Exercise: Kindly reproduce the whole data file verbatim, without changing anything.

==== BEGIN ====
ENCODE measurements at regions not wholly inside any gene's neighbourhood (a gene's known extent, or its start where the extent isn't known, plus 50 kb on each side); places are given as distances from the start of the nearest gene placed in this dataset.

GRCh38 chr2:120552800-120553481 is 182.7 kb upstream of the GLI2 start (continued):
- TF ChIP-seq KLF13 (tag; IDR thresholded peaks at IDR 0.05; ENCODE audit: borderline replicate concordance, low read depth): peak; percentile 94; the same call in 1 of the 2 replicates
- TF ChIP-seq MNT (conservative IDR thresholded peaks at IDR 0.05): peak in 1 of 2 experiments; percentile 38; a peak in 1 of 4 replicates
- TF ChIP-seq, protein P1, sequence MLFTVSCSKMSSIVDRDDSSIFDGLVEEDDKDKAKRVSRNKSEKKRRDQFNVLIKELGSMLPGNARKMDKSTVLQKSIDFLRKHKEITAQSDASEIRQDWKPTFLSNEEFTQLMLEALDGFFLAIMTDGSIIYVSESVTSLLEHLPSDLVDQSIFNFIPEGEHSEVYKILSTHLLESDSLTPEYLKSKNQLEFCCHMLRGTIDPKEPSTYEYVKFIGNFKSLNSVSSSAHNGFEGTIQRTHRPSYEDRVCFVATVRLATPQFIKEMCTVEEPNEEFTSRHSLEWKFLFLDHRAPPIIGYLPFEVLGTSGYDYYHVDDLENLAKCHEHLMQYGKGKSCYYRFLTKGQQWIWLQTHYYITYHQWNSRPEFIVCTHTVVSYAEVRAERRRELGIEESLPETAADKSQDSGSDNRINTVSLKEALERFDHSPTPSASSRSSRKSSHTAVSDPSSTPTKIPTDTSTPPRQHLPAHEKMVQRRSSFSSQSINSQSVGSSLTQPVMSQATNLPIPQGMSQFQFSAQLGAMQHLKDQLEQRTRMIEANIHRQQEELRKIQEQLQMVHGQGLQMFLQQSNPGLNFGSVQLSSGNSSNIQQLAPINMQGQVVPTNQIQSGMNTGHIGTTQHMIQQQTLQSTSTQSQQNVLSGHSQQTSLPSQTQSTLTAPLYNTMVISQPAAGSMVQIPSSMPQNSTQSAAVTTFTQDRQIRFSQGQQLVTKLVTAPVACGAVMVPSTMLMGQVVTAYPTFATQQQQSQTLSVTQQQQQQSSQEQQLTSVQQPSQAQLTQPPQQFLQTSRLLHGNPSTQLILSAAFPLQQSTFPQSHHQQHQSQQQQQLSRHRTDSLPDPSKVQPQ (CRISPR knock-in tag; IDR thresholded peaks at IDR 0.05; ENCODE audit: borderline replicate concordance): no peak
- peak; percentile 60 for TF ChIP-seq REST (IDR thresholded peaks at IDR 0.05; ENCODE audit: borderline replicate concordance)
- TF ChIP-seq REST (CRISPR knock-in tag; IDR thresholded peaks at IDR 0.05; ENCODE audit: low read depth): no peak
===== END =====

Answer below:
ENCODE measurements at regions not wholly inside any gene's neighbourhood (a gene's known extent, or its start where the extent isn't known, plus 50 kb on each side); places are given as distances from the start of the nearest gene placed in this dataset.

GRCh38 chr2:120552800-120553481 is 182.7 kb upstream of the GLI2 start (continued):
- TF ChIP-seq KLF13 (tag; IDR thresholded peaks at IDR 0.05; ENCODE audit: borderline replicate concordance, low read depth): peak; percentile 94; the same call in 1 of the 2 replicates
- TF ChIP-seq MNT (conservative IDR thresholded peaks at IDR 0.05): peak in 1 of 2 experiments; percentile 38; a peak in 1 of 4 replicates
- TF ChIP-seq, protein P1, sequence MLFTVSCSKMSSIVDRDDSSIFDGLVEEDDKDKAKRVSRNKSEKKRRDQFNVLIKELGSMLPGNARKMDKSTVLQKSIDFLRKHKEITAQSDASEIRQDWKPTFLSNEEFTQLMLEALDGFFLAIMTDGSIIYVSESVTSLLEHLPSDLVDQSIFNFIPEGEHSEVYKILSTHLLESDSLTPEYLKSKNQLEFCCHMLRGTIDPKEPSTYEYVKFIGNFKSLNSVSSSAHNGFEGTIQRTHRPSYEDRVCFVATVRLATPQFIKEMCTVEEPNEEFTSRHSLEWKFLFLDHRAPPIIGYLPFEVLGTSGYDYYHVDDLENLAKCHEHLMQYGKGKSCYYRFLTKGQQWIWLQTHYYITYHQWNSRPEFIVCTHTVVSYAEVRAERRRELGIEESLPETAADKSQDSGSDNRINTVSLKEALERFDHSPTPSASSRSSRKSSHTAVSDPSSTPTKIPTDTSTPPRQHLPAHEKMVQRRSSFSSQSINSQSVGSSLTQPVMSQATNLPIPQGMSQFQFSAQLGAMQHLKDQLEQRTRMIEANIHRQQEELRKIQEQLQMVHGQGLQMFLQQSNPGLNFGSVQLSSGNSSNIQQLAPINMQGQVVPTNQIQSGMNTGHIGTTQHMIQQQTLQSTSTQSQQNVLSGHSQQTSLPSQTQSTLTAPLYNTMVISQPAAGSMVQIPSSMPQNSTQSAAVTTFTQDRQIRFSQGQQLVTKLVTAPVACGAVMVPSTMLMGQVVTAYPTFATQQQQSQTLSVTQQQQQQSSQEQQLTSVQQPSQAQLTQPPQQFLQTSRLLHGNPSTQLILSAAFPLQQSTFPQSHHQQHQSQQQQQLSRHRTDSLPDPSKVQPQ (CRISPR knock-in tag; IDR thresholded peaks at IDR 0.05; ENCODE audit: borderline replicate concordance): no peak
- peak; percentile 60 for TF ChIP-seq REST (IDR thresholded peaks at IDR 0.05; ENCODE audit: borderline replicate concordance)
- TF ChIP-seq REST (CRISPR knock-in tag; IDR thresholded peaks at IDR 0.05; ENCODE audit: low read depth): no peak